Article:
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HISTORY

The Var review lists only three song titles for the film, but suggests that the picture contained additional songs. Modern sources add "Out of the Past" and "My Idea of Heaven," which also were written by Walter O'Keefe and Robert Emmett ... More Less

The Var review lists only three song titles for the film, but suggests that the picture contained additional songs. Modern sources add "Out of the Past" and "My Idea of Heaven," which also were written by Walter O'Keefe and Robert Emmett Dolan. More Less

SOURCE CITATIONS
SOURCE
DATE
PAGE
Variety
10 Sep 1930
p. 29.
CAST
PRODUCTION CREDITS
NAME
PARENT COMPANY
PRODUCTION COMPANY
DISTRIBUTION COMPANY
NAME
CREDITED AS
CREDIT
DIRECTOR
PRODUCER
PHOTOGRAPHY
Dir of photog
SET DECORATOR
Set dresser
COSTUMES
SOUND
Rec eng
PRODUCTION MISC
Prod mgr
SOURCES
SONGS
"Red Hot Rhythm," "At Last I'm in Love" and "The Night Elmer Died," words by Walter O'Keefe, music by Robert Emmett Dolan.
DETAILS
Release Date:
23 November 1929
Copyright Claimant:
Pathé Exchange, inc.
Copyright Date:
27 December 1929
Copyright Number:
LP993
Physical Properties:
Sound
RCA Photophone
Black & white with color sequences
Technicolor
Sound, also silent
Also si; 6,981 ft.
Duration(in mins):
75
Length(in feet):
6,175
Length(in reels):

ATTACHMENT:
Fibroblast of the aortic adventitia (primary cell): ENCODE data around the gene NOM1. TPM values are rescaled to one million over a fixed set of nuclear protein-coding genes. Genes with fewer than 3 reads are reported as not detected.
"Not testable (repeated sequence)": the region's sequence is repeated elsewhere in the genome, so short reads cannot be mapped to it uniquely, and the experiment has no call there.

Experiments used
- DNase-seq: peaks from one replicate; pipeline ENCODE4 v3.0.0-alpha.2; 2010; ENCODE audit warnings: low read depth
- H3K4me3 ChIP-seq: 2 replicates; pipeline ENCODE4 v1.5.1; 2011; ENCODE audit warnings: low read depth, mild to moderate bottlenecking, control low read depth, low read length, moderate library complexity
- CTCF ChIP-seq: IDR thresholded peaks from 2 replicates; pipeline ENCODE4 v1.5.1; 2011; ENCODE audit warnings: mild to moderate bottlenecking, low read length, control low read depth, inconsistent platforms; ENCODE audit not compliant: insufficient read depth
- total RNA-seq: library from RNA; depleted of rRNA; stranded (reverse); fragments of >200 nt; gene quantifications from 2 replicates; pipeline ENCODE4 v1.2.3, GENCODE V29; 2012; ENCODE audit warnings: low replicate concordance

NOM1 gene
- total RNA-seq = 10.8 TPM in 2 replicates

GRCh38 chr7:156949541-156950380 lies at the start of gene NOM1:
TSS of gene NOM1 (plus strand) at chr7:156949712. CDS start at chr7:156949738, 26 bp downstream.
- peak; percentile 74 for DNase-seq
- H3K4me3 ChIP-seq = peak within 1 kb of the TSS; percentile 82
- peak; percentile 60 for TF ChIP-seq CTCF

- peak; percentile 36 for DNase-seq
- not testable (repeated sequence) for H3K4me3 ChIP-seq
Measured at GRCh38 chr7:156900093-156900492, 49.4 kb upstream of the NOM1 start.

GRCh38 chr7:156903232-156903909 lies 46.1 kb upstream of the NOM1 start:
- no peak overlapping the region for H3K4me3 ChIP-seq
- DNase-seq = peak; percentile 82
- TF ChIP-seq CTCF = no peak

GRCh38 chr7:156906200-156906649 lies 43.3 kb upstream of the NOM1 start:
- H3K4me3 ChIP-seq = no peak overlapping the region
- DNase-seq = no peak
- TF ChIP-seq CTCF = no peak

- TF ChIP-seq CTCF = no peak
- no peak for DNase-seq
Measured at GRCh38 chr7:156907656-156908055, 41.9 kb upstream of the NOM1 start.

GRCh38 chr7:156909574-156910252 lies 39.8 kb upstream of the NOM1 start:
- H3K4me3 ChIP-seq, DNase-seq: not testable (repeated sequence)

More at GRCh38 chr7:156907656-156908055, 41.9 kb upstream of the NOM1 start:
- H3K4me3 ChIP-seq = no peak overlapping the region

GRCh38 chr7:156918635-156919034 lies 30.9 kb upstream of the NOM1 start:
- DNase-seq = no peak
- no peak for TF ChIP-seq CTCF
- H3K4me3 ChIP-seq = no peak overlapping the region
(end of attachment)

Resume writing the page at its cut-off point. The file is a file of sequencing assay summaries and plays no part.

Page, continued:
9
Country:
United States
Language:
English
Passed by NBR:
No
SYNOPSIS

Walter, a songwriter who is in love with Mary, a nightclub singer, prefers to make a living by fleecing crackpot songwriters and promoting their creations. When Walter writes "At Last I'm in Love" for Mary, she promises to plug the song at the Frivolity Club, but he leaves in a huff when she flirts with Sam, a legitimate song publisher. On the street, he gives refuge to Claire, a girl accused of a theft, and hires her as his secretary. Mrs. Fioretta gives Walter a large sum to publish her song, "The Night Elmer Died," but Sam induces Mary to get Walter to stop the deal. When Walter discovers that Claire is having an affair with Sam, he returns to Mary at the club; they are reunited as she sings his ... +


Walter, a songwriter who is in love with Mary, a nightclub singer, prefers to make a living by fleecing crackpot songwriters and promoting their creations. When Walter writes "At Last I'm in Love" for Mary, she promises to plug the song at the Frivolity Club, but he leaves in a huff when she flirts with Sam, a legitimate song publisher. On the street, he gives refuge to Claire, a girl accused of a theft, and hires her as his secretary. Mrs. Fioretta gives Walter a large sum to publish her song, "The Night Elmer Died," but Sam induces Mary to get Walter to stop the deal. When Walter discovers that Claire is having an affair with Sam, he returns to Mary at the club; they are reunited as she sings his song. +

Legend
Viewed by AFI
Partially Viewed
Offscreen Credit
Name Occurs Before Title
AFI Life Achievement Award

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The American Film Institute is grateful to Sir Paul Getty KBE and the Sir Paul Getty KBE Estate for their dedication to the art of the moving image and their support for the AFI Catalog of Feature Films and without whose support AFI would not have been able to achieve this historical landmark in this epic scholarly endeavor.